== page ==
In the cosmetics realm, Bellenson added, possible applications include click-and-sniff samples, ambient fragrance for Web-based stores and interactive scent mixing.
Arcade recently launched its Interactive Cosmetic Sampler at the recent Seventh on Sixth Fashion shows. The colors used on the runways were interpreted on a kiosk at the show.
“Many people were watching the trends at the show and then coming and trying those colors on at the kiosk,” explained Les Neumann, technical director for Arcade Consumer Communications, a division of Arcade. The kiosk, which Neumann calls the first release of the program, allows visitors to click on a shade and view it on a model’s face on the screen. The colors can be viewed on eyes, lips and face, and in matte or gloss finishes. Within the next month, Neumann said the software will be upgraded to include layering so that eye and lip pencils can be applied.
Eventually, a camera will snap the users’ photograph so visitors to the kiosk can see their own image adorned with the shades. The kiosk can also distribute a beauty prescription listing the products and shades for purchase. Also, sampling systems will be accessible via the kiosk. For instance, shoppers could request a sample of a color they tried during the virtual makeover.
Laura Condolora, vice president of marketing for Arcade, added that the technology has many uses. “Department stores can test a new line by just installing a kiosk, or it works well for beauty Internet sites that set up in shopping malls,” she said. Arcade hopes that the kiosks will also serve as a spot for women to sample makeup while also checking their e-mail. “It is like a beauty ATM,” said Condolora. The technology will eventually be available where women can shoot their own images at home and perform virtual makeovers on their personal computers.
The kiosk can lure people with scent, too. At the shows, the kiosk was dispersing Demeter’s Dirt.
In addition, Arcade Consumer Communications has just formed a strategic alliance and joint venture with TriSenx, a technology company headquartered in Savannah, Ga., to develop a peripheral device, which is designed to deliver scent and taste simulation from a consumer’s or retailer’s computer. The intent is to create a sensory-enhanced Internet experience, said Jay Gartlan, Arcade’s senior vice president of marketing and creative services.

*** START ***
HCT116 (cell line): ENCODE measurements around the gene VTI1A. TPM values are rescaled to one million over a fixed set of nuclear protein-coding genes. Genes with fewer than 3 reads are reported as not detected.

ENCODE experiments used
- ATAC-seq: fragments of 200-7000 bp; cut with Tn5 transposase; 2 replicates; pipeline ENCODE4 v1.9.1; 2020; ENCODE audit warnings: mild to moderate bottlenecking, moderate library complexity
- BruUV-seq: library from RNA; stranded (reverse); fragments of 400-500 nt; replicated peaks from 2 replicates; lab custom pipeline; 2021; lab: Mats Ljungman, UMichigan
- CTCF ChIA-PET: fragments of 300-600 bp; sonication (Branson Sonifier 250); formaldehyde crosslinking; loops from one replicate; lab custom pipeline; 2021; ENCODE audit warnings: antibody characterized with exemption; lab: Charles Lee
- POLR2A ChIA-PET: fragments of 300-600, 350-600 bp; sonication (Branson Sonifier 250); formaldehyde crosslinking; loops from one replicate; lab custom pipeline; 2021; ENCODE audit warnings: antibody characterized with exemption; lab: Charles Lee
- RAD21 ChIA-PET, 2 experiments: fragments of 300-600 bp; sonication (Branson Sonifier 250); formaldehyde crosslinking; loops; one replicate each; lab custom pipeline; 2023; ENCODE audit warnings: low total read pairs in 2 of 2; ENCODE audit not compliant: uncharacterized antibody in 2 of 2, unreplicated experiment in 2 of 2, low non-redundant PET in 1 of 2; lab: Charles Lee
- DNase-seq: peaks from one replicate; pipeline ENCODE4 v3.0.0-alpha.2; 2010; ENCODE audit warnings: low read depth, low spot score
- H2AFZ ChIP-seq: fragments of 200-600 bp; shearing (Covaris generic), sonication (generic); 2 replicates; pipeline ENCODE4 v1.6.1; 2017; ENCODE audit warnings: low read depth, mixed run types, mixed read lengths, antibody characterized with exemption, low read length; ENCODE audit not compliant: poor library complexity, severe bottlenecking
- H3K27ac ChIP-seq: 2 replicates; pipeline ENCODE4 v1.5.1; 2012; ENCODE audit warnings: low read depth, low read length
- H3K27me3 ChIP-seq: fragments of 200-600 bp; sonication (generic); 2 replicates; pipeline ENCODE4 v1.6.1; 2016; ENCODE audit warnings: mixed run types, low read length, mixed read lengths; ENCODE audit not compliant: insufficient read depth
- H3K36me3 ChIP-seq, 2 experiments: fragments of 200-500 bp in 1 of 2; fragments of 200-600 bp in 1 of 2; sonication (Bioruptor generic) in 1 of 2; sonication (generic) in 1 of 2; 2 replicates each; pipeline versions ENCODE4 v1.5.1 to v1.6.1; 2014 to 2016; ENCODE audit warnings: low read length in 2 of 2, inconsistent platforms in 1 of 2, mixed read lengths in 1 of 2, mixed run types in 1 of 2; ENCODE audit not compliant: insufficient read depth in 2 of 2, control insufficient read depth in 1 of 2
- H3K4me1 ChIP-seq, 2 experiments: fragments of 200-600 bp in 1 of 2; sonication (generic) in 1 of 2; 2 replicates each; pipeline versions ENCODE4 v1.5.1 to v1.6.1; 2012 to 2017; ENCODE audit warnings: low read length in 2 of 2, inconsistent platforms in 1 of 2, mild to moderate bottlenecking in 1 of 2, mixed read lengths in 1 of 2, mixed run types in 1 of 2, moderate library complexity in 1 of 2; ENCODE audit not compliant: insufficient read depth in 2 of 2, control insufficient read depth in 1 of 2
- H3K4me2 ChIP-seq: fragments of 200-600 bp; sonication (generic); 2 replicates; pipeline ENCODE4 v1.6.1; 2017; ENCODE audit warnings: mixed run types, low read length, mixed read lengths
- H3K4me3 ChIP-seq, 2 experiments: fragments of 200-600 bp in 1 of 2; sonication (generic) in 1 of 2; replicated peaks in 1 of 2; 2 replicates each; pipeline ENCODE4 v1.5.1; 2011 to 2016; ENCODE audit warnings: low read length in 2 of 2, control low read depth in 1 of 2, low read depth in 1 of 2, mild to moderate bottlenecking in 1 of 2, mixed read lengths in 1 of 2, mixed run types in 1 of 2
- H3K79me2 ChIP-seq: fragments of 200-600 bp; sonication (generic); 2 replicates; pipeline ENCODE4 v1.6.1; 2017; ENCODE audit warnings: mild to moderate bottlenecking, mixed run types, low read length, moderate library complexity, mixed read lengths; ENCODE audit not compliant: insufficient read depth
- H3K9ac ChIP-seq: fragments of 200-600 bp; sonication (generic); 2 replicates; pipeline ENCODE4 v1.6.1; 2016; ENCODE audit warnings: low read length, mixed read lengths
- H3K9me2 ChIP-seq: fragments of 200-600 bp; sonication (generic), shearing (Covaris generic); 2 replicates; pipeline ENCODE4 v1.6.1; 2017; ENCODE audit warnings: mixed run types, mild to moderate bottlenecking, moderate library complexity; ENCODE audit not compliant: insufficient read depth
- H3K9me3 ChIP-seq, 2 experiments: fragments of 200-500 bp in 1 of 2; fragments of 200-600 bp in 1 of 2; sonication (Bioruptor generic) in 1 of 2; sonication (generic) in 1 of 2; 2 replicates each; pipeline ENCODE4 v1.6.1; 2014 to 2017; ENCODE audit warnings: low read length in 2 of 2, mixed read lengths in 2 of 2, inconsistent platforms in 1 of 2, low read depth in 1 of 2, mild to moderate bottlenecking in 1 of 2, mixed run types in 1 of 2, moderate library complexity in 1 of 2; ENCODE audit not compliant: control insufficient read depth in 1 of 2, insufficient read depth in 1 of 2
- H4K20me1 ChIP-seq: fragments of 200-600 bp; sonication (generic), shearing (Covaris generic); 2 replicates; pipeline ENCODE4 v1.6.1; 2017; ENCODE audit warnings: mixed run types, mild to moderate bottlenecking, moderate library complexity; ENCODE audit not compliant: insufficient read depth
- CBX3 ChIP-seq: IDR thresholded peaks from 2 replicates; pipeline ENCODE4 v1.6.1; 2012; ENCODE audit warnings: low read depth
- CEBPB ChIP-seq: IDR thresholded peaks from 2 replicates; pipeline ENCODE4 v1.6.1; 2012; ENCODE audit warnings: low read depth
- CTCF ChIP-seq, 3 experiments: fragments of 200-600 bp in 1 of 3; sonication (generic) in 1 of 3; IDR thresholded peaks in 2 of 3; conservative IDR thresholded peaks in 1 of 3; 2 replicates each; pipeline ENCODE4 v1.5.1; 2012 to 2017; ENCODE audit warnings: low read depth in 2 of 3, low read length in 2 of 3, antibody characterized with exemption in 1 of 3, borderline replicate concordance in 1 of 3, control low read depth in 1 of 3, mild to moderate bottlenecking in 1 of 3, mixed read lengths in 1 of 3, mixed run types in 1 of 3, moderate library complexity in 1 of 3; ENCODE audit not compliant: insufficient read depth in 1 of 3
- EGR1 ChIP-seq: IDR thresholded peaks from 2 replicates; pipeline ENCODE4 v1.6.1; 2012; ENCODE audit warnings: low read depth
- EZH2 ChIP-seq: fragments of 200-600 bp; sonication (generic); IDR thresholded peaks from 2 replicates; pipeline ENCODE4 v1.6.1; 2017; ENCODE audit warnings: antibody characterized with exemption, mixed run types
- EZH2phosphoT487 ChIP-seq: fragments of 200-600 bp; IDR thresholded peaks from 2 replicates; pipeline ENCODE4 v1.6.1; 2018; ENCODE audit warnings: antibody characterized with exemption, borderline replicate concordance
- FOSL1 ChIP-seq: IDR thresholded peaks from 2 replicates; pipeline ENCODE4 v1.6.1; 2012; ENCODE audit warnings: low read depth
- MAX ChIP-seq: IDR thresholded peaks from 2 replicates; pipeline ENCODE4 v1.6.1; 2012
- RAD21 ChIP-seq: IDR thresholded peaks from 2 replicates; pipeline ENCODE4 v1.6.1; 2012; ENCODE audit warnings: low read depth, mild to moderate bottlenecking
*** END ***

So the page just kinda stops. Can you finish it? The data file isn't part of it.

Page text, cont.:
A Florida-based company, Fragrance Technologies, is also experimenting with its Electronic Fragrance Samplers, which are built for comparative sampling of multiple fragrances at retail. By pushing a button, consumers can test fragrance without applying it to their skin.
Even the classic sampling vehicles — cards — have evolved in the past several years. Once used simply for fragrances and squishy shampoo samples, technology has emerged to allow lifelike sampling of color cosmetics and more.
Several years ago, Arcade began selling the PowdaTouch Sampling System, a proprietary, patent-pending technology that allows trials of eye shadows, powder blush, face powder and bronzer. It is a sampling system where cosmetic powder is deposited between two layers of paper, die cut with a tab that lifts up to reveal the powder rendition area.
Allure magazine was the first to utilize the technology when in September 1998 it sampled scores of eye shadows, powder blush and powders in its beauty editorial pages. Glamour magazine followed that October with similar editorial usage.
Fox points out that the system can deliver up to four different powders on a single carrier, making it an “ideal vehicle for telling a color story or delivering trial of a single product in a shade range.” Arcade was recently granted a trademark for the PowdaTouch name.
As far as color cosmetics, Arcade has new technologies allowing for multi-shade sampling on one card. Last year, when Almay launched Skin Stays Clean, it used an Arcade vehicle capable of offering samples of 10 shades. Fox said that the company’s BeautiSeal Sampling System, a pull-apart sampler in a pressure-sensitive format, will launch its first three-well version of the system this spring in a sampler for Revlon ColorStay Shine Control Makeup.